Are you a felon in Florida, and therefore unable to legally vote? Don't be so quick to say no. In the 2000 presidential vote, mistakes in the Florida list of ineligible-to-vote felons barred thousands of people from voting who shouldn't have been prohibited, either because they were felons whose voting rights had been legally restored or because they had been punished only for misdemeanors, not felonies, and should never have had their voting rights removed to begin with. Reports came in of people barred from voting because they had the same name as a felon, or a name added to the list because it was similar to that of a felon. It was, in a word, ugly, and not the best day for American democracy. In 2000, the only way to find out if you were barred from voting in Florida was to go to the polls on election day and hope you were permitted to vote.
That's not the case today. In a perfect example of the proper role for the Internet in a modern democracy, the group People for the American Way is making available on the web the list of more than 47,000 registered Florida voters who the Florida Division of Elections believes should be ineligible. Given the mistakes last time around, all voters in Florida should check to make sure that their names aren't improperly on the list. The PFAW page includes what to do -- and who to call -- if you do find your name on the list. The only drawback to the listing is that it's only available as PDF, not in HTML; I suspect a conversion to HTML will be done by one of the civic-minded folks on the web any day now -- do tell us if you find one out there.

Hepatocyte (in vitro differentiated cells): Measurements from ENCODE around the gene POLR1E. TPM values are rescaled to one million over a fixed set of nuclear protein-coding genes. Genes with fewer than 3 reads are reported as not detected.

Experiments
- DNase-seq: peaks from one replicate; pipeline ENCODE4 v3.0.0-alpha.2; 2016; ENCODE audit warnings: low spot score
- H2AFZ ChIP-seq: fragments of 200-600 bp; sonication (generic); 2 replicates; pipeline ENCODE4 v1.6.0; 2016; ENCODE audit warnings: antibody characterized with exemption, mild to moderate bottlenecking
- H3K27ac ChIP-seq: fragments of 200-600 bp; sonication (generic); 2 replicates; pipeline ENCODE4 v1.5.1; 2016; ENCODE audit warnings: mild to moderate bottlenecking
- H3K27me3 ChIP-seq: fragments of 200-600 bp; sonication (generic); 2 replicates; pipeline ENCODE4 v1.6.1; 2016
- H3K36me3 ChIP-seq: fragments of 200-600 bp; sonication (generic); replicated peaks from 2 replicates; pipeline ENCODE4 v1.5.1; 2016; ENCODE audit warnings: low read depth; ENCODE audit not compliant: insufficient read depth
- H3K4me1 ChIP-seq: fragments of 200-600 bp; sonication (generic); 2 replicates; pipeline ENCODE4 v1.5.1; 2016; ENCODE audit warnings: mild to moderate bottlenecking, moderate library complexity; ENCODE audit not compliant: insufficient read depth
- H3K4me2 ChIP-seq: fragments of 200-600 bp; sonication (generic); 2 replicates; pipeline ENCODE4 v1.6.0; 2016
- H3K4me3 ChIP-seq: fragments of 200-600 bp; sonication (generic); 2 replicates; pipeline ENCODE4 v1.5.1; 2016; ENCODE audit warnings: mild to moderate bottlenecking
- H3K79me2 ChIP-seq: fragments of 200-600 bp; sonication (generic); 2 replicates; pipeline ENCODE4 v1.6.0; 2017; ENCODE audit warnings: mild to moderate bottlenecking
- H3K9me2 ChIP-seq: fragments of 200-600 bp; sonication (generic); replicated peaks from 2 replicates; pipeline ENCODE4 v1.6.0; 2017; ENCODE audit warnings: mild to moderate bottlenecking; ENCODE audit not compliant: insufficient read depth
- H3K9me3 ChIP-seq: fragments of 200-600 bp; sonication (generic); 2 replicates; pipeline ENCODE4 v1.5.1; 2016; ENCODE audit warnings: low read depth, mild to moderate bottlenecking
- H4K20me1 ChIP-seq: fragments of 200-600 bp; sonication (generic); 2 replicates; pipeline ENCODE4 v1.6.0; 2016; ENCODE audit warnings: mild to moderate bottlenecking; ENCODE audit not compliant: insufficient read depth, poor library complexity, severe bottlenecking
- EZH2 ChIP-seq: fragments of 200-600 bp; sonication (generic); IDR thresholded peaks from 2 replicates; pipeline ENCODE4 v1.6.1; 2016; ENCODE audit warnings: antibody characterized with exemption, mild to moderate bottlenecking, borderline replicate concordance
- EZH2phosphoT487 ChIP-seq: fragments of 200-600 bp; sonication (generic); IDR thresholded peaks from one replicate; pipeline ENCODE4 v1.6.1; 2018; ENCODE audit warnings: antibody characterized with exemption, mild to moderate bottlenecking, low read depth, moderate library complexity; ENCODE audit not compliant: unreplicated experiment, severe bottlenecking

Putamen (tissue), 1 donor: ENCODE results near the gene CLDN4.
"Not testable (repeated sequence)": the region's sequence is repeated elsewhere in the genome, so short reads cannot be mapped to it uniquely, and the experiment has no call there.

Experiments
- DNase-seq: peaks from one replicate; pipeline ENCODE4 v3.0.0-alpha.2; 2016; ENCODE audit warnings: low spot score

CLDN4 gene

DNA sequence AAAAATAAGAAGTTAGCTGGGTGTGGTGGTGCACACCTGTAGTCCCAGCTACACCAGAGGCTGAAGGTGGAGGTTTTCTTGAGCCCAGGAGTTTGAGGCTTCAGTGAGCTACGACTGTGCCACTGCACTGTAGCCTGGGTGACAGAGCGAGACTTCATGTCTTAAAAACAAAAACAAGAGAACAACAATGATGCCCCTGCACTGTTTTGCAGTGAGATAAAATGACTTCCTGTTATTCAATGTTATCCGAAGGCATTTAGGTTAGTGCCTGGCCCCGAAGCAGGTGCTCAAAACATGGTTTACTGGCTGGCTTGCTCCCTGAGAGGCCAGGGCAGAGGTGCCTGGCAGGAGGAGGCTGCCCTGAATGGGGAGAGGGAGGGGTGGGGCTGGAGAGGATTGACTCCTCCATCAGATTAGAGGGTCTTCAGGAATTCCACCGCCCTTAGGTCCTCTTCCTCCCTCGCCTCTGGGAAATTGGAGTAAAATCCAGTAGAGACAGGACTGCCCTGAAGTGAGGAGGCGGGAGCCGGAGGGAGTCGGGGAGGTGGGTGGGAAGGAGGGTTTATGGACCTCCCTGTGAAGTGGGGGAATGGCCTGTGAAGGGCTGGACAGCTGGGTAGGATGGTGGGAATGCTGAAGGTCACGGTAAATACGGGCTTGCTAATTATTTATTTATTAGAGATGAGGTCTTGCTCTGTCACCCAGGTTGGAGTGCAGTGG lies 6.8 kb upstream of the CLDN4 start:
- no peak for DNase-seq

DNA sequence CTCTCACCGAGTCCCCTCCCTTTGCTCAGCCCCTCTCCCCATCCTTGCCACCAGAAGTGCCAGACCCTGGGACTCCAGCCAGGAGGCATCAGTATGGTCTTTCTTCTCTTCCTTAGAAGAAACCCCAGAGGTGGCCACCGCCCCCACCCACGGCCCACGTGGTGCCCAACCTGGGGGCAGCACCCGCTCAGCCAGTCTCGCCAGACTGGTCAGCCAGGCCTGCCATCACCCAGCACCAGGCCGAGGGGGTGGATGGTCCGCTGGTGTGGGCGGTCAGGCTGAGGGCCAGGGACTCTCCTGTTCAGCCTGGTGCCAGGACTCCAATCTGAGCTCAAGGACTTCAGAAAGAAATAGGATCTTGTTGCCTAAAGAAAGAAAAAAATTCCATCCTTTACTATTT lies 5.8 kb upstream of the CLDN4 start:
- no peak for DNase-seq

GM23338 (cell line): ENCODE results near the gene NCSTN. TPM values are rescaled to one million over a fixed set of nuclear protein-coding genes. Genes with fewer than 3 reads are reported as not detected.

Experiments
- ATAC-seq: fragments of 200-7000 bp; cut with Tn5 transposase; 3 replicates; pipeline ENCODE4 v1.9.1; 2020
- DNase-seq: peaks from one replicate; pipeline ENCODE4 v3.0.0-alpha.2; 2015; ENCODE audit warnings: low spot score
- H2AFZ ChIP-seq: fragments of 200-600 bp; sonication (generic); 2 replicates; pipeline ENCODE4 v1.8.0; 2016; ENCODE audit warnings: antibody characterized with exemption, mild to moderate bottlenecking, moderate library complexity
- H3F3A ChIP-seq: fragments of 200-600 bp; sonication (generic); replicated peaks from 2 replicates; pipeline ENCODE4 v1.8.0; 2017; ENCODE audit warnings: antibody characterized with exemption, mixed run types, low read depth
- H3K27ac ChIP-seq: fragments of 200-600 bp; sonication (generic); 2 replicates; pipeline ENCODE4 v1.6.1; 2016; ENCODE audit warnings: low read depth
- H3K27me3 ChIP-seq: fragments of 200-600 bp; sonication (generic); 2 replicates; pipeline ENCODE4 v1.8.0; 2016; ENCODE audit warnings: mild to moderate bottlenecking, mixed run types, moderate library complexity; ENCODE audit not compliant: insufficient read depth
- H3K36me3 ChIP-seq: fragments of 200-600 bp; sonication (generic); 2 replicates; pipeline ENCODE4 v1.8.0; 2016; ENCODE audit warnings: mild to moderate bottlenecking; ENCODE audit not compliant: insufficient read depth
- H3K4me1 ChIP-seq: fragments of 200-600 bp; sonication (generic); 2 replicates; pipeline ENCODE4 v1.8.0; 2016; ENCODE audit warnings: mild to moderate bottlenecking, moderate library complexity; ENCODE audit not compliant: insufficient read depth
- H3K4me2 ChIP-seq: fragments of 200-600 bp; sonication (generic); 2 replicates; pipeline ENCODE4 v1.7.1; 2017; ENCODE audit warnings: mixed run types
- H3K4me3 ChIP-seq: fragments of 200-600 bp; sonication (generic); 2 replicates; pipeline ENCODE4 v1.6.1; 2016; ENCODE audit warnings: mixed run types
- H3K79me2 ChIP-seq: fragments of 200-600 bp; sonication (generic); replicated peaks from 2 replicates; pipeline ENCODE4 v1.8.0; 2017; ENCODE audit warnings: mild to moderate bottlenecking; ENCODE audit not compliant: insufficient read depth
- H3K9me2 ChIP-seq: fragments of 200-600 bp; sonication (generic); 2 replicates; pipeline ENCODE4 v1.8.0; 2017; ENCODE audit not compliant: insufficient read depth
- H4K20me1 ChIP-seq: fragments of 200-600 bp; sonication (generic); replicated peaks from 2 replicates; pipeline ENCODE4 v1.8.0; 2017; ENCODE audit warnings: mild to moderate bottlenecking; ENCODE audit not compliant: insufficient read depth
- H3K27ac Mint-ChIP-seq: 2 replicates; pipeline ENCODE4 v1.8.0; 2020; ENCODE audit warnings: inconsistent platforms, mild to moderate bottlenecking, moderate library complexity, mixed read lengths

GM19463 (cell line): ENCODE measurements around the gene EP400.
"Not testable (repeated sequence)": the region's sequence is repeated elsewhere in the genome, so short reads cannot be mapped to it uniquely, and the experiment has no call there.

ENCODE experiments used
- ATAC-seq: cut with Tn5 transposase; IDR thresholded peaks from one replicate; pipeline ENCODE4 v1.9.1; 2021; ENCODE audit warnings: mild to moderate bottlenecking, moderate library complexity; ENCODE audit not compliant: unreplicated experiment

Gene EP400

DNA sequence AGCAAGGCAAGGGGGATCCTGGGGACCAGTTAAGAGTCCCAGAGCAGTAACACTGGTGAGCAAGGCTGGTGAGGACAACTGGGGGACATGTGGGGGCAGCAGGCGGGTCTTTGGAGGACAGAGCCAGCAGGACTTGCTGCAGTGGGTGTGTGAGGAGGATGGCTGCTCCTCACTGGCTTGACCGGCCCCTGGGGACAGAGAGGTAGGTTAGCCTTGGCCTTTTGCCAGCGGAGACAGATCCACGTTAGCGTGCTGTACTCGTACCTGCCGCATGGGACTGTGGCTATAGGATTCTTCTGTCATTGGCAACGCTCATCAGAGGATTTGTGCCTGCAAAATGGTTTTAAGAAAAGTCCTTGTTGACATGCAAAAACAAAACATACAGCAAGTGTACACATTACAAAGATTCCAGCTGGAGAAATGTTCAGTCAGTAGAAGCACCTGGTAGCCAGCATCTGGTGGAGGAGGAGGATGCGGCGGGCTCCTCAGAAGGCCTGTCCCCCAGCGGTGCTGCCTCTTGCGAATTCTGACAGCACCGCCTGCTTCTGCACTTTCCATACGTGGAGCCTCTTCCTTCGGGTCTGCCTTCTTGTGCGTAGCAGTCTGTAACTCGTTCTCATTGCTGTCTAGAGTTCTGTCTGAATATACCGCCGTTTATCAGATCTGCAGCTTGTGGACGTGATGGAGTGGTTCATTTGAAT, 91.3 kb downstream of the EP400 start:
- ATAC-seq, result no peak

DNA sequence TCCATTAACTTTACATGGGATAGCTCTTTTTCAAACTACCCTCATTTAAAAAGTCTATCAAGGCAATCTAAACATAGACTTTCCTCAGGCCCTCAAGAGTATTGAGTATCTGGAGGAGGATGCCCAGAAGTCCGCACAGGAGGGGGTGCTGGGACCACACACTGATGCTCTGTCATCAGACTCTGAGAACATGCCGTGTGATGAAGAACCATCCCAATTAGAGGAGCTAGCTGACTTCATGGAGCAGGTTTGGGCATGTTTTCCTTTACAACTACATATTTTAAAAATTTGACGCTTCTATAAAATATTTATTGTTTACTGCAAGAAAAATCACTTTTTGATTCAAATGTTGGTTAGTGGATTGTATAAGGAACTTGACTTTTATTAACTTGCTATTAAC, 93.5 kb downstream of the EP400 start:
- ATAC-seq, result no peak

Now how about the other 49 states and their voter registration lists? Somebody should be looking at the swing state lists very closely at the very least.